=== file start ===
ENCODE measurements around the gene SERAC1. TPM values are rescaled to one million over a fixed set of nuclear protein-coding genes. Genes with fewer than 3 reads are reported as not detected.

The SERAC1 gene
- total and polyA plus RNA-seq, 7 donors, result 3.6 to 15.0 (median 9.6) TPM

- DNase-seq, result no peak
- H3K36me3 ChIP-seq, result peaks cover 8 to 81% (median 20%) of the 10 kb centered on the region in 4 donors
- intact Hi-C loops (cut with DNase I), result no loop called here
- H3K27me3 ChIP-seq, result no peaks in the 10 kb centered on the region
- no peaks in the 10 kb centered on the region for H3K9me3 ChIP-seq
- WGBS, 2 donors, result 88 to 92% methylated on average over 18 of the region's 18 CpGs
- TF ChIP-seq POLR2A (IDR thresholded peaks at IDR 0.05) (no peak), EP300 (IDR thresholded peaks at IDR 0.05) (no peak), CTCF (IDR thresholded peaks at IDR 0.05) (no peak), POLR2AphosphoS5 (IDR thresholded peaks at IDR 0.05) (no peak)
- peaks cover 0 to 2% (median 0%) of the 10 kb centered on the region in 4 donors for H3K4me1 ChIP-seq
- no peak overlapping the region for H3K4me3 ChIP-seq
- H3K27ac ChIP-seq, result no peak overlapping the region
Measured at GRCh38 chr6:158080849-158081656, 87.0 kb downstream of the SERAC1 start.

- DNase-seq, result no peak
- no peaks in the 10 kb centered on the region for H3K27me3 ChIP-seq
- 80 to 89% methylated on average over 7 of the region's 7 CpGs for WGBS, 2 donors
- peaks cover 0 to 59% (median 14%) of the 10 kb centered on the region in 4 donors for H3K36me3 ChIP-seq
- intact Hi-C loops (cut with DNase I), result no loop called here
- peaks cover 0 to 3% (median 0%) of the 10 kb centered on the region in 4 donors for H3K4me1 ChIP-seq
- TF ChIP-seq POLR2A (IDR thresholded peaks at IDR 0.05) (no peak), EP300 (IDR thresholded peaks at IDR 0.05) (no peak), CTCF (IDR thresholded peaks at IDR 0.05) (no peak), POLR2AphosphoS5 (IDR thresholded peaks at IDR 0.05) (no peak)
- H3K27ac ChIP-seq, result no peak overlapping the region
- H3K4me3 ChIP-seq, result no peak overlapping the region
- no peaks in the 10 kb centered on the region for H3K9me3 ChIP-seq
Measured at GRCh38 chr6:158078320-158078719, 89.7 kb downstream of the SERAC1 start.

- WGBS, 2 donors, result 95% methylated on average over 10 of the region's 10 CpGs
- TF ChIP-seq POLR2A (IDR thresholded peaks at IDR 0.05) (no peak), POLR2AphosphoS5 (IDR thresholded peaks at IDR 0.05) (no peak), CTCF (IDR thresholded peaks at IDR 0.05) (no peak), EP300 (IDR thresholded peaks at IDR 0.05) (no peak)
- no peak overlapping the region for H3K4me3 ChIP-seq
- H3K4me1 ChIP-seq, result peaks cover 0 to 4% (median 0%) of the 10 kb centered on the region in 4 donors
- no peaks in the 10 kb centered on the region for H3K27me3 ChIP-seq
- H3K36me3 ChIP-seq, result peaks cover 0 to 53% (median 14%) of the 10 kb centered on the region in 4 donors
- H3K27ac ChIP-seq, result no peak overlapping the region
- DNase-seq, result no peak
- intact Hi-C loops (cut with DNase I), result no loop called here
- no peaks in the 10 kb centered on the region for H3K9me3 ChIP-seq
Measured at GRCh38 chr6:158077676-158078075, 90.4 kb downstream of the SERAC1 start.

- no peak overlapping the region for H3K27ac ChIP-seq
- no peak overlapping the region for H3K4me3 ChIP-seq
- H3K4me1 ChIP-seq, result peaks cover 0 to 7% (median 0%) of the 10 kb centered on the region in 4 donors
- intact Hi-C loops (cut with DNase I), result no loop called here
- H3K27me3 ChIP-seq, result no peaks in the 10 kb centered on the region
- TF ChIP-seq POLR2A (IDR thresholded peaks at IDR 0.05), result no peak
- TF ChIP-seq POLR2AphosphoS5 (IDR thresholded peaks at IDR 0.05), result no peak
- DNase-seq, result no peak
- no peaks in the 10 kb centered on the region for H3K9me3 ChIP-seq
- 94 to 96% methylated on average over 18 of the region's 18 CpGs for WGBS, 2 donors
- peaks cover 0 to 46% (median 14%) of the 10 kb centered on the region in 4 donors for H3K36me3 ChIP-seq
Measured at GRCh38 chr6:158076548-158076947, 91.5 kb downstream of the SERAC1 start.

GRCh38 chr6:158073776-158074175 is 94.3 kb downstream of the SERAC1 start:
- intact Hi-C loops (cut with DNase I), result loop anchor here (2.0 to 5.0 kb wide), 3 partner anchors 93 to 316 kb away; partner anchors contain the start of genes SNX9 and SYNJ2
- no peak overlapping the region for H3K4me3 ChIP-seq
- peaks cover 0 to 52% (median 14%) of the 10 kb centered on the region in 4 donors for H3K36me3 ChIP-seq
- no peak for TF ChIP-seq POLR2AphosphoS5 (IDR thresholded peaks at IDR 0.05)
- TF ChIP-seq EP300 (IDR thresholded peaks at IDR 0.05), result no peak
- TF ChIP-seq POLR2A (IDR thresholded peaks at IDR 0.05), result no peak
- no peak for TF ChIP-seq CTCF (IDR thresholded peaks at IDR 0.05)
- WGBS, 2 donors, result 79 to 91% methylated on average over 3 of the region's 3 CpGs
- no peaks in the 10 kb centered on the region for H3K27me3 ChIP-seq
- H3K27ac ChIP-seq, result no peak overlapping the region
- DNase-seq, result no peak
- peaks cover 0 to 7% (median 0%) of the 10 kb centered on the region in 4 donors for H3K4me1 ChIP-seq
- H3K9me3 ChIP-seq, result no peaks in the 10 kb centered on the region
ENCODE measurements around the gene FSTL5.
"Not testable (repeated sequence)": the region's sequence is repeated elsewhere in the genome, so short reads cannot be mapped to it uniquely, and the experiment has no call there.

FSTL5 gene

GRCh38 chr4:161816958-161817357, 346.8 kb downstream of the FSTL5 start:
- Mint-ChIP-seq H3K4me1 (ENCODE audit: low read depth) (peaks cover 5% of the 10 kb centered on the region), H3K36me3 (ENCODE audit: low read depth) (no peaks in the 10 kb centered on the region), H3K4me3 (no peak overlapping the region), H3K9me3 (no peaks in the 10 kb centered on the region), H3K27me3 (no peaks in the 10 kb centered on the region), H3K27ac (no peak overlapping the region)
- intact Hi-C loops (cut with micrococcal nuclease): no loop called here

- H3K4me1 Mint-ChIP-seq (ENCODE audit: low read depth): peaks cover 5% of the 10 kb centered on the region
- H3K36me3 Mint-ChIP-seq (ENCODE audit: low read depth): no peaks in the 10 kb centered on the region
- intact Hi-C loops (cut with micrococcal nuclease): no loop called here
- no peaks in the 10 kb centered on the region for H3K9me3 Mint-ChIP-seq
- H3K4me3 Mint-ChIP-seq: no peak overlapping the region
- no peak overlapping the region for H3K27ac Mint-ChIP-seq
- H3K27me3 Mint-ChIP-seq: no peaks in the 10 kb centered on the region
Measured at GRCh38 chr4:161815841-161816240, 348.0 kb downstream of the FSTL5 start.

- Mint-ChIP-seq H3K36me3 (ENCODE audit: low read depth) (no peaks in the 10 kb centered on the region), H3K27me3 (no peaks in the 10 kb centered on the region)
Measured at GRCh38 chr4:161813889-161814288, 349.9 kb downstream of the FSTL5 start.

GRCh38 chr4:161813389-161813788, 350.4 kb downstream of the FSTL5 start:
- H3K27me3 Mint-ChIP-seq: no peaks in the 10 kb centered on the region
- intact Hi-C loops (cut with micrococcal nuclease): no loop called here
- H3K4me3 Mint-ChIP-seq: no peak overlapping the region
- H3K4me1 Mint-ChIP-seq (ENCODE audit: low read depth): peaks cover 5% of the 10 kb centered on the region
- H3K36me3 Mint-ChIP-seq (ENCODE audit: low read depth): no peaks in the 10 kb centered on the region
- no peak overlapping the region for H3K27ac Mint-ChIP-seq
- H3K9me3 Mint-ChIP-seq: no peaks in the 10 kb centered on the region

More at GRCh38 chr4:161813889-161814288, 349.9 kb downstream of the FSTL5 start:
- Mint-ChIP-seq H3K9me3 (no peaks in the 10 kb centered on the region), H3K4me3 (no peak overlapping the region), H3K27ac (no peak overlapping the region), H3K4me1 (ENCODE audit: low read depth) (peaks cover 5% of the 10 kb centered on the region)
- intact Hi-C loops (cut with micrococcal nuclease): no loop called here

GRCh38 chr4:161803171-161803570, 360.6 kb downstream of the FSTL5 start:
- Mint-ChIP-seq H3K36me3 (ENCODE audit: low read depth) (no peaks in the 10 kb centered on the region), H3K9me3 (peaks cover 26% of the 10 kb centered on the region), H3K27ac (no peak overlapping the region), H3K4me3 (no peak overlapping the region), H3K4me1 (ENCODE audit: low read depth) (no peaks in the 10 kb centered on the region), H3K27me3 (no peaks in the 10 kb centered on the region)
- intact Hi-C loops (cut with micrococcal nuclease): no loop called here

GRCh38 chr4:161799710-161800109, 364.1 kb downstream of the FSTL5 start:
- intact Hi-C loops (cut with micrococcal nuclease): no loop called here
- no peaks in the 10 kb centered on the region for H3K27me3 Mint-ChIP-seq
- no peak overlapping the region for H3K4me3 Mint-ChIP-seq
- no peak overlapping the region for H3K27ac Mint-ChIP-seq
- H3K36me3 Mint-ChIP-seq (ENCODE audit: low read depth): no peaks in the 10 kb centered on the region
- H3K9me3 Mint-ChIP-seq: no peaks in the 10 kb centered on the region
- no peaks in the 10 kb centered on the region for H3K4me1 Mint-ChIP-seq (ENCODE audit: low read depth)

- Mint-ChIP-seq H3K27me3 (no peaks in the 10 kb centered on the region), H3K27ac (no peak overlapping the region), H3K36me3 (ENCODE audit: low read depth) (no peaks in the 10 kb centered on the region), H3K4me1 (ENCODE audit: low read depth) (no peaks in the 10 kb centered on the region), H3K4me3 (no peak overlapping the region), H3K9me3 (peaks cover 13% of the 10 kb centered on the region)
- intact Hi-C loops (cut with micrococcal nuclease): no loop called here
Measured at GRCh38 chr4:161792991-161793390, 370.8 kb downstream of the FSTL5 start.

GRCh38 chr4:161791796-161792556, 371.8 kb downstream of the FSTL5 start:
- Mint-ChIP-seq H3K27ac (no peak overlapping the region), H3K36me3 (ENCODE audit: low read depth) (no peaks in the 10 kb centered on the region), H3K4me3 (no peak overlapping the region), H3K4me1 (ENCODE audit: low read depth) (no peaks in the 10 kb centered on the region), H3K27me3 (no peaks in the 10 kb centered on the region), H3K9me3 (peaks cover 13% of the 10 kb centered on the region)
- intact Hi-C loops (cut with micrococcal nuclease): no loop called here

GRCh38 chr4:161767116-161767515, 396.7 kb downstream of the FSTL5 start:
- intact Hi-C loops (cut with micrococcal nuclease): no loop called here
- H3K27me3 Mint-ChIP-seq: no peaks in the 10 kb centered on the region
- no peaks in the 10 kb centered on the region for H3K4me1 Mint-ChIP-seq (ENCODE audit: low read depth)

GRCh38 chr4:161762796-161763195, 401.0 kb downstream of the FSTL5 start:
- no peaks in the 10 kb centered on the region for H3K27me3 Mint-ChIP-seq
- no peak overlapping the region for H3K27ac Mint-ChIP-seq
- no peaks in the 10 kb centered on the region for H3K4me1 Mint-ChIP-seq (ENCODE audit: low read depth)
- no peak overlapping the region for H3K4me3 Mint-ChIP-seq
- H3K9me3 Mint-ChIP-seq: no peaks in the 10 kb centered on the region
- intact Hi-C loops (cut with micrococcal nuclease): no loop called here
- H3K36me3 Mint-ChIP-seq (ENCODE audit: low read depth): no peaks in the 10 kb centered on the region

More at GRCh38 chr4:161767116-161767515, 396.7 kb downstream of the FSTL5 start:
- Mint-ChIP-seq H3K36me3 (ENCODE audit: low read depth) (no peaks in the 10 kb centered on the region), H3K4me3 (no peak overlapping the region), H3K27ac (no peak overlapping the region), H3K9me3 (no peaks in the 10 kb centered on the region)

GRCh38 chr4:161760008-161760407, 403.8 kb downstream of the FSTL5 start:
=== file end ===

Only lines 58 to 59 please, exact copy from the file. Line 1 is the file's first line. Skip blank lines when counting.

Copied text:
- no peaks in the 10 kb centered on the region for H3K27me3 ChIP-seq
- H3K27ac ChIP-seq, result no peak overlapping the region